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ALBERT B. CASUGA, a Philippine-born writer, lives in Mississauga, Ontario, Canada, where he continues to write poetry, fiction, and criticism after his retirement from teaching and serving as an elected member of his region's school board. He was nominated to the Mississauga Arts Council Literary Awards in 2007. A graduate of the Royal and Pontifical University of St. Thomas (now University of Santo Tomas, Manila. Literature and English, magna cum laude), he taught English and Literature (Criticism, Theory, and Creative Writing) at the Philippines' De La Salle University and San Beda College. He has authored books of poetry, short stories, literary theory and criticism. He has won awards for his works in Canada, the U.S.A., and the Philippines. His latest work, A Theory of Echoes and Other Poems was published February 2009 by the University of Santo Tomas Publishing House. His fiction and poetry were published by online literary journals Asia Writes and Coastal Poems recently. He was a Fellow at the 1972 Silliman University Writers Workshop, Philippines. As a journalist, he worked with the United Press International and wrote an art column for the defunct Philippines Herald.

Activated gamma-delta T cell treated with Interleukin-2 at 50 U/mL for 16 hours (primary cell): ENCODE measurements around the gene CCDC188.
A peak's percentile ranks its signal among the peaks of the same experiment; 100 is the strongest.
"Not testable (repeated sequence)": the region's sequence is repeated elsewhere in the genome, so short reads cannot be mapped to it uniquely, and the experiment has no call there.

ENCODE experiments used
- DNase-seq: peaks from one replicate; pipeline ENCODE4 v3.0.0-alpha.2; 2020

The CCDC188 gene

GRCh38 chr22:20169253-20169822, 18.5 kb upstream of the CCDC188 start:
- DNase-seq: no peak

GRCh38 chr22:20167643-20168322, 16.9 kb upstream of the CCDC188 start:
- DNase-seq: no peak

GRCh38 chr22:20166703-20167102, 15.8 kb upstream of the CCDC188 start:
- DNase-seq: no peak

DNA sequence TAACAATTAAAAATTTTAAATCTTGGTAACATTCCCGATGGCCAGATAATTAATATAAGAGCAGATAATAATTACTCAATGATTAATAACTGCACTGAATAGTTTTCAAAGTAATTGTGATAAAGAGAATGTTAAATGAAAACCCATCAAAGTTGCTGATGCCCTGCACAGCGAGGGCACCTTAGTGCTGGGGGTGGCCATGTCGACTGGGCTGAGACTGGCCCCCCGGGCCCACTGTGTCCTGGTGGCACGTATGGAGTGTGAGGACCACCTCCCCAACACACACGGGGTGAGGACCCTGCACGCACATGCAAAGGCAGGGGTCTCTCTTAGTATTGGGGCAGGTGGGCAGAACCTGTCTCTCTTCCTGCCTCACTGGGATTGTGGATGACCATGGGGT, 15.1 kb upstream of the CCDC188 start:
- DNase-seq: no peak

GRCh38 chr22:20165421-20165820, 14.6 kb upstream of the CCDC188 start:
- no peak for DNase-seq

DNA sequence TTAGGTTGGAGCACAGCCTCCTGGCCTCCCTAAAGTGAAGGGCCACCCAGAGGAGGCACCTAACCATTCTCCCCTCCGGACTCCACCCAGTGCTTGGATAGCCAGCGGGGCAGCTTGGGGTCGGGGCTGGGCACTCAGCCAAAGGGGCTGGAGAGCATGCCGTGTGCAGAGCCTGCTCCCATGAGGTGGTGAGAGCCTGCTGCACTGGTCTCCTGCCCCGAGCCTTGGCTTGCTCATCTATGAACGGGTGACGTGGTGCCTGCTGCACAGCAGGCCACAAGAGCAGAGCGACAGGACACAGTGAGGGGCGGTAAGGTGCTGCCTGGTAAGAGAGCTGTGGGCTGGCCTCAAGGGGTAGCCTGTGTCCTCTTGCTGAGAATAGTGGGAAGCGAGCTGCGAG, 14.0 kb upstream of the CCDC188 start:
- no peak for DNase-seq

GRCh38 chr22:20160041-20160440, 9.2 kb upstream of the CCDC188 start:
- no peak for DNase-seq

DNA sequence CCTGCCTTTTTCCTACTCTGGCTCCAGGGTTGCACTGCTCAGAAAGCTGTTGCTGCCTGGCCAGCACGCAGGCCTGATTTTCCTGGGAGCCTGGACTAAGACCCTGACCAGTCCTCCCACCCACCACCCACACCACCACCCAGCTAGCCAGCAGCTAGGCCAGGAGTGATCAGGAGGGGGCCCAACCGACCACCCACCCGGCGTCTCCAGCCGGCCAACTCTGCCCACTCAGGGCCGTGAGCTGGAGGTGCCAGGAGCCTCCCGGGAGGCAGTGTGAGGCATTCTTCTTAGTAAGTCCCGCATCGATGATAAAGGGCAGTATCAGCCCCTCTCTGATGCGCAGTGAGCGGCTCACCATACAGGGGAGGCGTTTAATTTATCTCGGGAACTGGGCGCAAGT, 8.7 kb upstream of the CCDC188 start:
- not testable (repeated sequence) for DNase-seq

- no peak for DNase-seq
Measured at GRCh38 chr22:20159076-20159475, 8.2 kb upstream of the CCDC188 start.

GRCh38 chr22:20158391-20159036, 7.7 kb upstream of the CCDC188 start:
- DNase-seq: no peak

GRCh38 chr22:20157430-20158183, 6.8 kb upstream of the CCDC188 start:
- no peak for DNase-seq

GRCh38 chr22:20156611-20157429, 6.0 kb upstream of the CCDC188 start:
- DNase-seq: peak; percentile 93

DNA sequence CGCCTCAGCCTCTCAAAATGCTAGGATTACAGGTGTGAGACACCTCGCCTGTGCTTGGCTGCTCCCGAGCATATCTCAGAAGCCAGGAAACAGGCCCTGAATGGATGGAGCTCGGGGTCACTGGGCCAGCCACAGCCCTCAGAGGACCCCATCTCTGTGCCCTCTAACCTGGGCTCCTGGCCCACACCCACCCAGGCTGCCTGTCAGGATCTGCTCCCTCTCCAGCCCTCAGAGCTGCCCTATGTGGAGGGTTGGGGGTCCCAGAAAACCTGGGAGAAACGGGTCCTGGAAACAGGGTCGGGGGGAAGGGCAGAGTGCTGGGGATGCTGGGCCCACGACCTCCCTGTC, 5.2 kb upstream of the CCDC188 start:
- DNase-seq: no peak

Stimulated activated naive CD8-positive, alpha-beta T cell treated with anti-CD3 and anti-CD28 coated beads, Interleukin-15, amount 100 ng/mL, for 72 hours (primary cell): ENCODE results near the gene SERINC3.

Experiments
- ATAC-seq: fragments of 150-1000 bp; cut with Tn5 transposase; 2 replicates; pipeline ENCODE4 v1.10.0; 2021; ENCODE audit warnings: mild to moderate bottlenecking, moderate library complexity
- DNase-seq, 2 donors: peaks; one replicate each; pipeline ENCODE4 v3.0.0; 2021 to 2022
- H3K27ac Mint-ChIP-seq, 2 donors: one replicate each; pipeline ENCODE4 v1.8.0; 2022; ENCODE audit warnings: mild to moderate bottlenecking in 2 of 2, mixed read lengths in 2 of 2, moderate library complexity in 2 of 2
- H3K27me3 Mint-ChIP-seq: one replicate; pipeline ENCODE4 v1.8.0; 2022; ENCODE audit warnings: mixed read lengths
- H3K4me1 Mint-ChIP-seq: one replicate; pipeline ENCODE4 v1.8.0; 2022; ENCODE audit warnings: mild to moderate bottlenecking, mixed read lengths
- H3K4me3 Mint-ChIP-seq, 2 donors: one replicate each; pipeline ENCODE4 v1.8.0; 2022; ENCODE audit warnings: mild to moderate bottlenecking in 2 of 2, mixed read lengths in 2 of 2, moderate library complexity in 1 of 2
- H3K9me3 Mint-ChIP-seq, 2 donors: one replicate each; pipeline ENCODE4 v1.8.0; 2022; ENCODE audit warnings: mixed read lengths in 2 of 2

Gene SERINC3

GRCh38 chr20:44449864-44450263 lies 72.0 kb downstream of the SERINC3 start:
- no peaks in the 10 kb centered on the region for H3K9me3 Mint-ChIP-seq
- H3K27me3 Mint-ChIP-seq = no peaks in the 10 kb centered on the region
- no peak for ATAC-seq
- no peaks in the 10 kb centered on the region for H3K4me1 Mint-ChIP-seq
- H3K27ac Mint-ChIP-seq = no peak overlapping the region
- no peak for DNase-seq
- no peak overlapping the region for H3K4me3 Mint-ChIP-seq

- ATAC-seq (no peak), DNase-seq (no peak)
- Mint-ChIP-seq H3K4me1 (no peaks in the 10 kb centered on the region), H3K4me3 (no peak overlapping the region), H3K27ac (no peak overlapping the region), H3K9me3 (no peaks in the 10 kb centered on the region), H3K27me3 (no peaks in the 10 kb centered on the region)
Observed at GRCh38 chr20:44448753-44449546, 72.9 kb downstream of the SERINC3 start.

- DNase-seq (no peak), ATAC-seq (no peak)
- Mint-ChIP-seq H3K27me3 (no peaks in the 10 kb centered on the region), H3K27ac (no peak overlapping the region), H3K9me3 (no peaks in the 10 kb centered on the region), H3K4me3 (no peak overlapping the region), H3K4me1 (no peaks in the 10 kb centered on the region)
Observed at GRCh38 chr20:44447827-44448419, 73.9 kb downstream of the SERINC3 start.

Monday, May 4, 2009


In an earlier entry on the Apollo Poems celebrating man’s landing on the moon, I asked what in hindsight appeared as a cynical question: Now that the moon has been described as a rock, full of rocks, moonrocks, moondusts, and the like, would anyone still write poems about the moon?

In 1980, a Philippine children’s book writer, Roberto Alonzo, wrote Si Daginding (And Unang Daga sa Buwan)*, one of the books my grandchild, Chloe, is asking abuela and abuelo to read to her over and over again. The book, written in Filipino verse, has got the better of her curiosity. Her never ending questions as she listens are: What’s that? What does it mean in English? Why do the friends of Daginding-mouse still think the moon is made of cheese not rocks? [*Daginding (The First Mouse on the Moon]

Alonzo, of course, is one of those poets who still write about the moon and the romance that goes with it. His Daginding describes the effort of a mouse who, through herculean effort, built a “rocketship” to get to the moon, and prove once and for all to mousedom that the Moon was a Great Ball of Cheese. And would that not mean a huge supply of food for the voracious mice on earth?

His use of poetic personification creates a metaphor for human yearning to get to the moon, the quintessence of love and romance. Man/Mouse dreams are unified in Alonzo’s mission of telling a children’s story where he succeeds in celebrating man’s/mouse’s scientific venture of building a vehicle to get to the moon.

Obliquely, of course, this teaches the young reader (from 3-10, the author recommends) that science’s effort will make wonderful things happen on Earth and in the heavens. It also alludes to character education values like ambition, perseverance, allegiance to excellence, and the like.